In 1984, Dobrynin says that Carter approached him at the Soviet embassy and said that, you know, Reagan was a dangerous man who needed to be defeated and that he wanted to have them work together to accomplish those ends. So, you know, you have to say there's at the least an unusual and really quite horrific situation where an ex-President of the United States is pledging to work with our enemies on the international stage to defeat an incumbent President.
Will Democracy Survive the Media?
Annual Meeting 2005
If the frank exchange of views between the media and politicians that characterized this session is anything to go by, the answer to the theme question was an emphatic "no". In a discussion that ranged from the disappearance of the county hall news bureau to the killing of journalists in Iraq, an informal consensus was reached that a healthy media makes for a robust democracy and one cannot survive without the other.
Which is not to say that everything is rosy. Moderator David R. Gergen, Director, Center for Public Leadership, John F. Kennedy School of Government, Harvard University, USA, opened the session by suggesting that the trivialization of the press means that the public is becoming increasingly disengaged and is less inclined to vote. And because too much of the media is owned by corporations, much of the world isn’t being covered because of the costs.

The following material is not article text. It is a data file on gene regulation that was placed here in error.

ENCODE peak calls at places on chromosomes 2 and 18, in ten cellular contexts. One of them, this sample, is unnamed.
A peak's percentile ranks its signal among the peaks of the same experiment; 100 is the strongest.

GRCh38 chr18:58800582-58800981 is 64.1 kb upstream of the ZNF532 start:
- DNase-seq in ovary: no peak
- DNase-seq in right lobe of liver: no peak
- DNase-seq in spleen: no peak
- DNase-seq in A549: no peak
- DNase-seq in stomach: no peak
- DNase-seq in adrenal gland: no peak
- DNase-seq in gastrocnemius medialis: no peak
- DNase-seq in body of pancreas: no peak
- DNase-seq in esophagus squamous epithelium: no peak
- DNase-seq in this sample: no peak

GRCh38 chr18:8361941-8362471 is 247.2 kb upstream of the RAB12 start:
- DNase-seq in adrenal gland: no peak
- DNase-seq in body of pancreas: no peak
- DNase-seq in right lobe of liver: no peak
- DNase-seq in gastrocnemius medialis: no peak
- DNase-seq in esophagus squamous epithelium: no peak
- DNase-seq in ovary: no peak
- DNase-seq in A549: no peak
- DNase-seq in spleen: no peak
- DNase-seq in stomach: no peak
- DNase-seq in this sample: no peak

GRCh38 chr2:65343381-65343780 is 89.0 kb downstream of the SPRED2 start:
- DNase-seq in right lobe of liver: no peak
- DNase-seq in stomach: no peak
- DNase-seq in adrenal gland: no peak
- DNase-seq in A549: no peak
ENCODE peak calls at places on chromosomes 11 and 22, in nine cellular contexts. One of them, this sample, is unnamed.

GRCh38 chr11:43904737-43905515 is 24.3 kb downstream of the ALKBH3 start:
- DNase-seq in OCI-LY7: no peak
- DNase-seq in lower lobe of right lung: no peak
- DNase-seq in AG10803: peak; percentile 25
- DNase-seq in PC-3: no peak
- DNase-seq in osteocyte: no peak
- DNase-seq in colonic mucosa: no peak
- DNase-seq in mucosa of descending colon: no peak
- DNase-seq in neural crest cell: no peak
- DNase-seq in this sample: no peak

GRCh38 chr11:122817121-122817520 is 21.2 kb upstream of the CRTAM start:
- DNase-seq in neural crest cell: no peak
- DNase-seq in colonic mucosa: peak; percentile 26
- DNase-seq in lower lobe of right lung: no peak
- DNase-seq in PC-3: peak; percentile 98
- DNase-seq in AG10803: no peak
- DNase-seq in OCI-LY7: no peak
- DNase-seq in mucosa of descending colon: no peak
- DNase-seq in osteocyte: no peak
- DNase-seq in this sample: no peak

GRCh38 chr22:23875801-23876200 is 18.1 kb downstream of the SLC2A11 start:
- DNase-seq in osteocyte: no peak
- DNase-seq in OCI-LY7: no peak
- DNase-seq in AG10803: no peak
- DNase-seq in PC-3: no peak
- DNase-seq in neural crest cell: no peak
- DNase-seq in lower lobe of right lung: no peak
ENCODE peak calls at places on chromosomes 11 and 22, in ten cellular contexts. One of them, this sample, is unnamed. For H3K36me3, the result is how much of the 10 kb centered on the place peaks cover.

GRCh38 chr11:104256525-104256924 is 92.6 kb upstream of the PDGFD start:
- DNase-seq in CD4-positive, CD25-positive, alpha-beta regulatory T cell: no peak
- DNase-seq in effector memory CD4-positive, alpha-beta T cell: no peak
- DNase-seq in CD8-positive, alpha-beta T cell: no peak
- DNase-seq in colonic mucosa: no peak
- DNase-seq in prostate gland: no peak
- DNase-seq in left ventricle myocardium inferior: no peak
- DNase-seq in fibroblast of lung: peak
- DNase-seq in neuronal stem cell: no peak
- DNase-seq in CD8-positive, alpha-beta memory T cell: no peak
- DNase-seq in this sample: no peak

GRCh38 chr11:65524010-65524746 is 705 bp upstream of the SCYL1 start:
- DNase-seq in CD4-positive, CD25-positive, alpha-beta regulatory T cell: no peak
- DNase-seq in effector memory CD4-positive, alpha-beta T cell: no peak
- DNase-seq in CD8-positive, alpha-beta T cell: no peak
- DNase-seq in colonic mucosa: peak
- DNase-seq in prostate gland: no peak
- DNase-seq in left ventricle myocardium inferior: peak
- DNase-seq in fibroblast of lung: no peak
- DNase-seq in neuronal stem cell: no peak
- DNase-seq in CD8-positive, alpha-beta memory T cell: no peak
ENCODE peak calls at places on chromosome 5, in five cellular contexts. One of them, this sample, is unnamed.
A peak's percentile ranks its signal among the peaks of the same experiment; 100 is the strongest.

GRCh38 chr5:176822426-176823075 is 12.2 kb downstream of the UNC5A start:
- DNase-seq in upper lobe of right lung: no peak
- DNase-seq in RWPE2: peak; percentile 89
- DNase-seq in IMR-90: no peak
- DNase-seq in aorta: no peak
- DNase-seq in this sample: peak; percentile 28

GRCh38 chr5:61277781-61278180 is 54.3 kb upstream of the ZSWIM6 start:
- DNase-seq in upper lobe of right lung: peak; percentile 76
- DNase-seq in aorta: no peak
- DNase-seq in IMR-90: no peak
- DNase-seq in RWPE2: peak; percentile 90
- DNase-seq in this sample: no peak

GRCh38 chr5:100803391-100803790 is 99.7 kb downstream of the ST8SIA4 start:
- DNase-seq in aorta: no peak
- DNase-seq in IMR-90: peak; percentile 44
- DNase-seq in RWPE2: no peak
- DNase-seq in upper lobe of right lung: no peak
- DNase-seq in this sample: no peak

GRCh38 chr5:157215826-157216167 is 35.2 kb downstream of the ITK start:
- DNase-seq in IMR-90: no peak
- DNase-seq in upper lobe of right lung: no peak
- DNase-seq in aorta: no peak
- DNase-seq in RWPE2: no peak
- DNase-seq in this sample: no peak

Barney Frank, Congressman from Massachusetts (Democrat), USA, agreed. "Essentially there’s less news," he said. "Reporters used to come to the city hall and that is a thing of the past. The biggest change is in the corporate ownership. People used to put out newspapers because they wanted to be journalists. Nobody is doing that these days; they do it because they want to make money. Papers are in a circulation race."
The commercialization of the press is having its effect on the TV channels, too. Eason Jordan, Chief News Executive, CNN News Group, USA, said that his organization is under pressure to compete against entertainment-led cable outlets. For his part Richard Sambrook, Director, World Service and Global News, BBC World, United Kingdom, said that the suicide of David Kelly and the subsequent Hutton Report which criticized the BBC had resulted in a new commitment to the journalistic values of objectivity, transparency and accountability. "I think it’s going to become more important to divide the serious media from the others who are driving the bottom line," he said.
The importance of the media to democracy is nowhere more graphically illustrated in the world today than in the conflicts in Afghanistan and Iraq. As Gergen had pointed out in his introduction, the press has taken cameras to various dangerous places.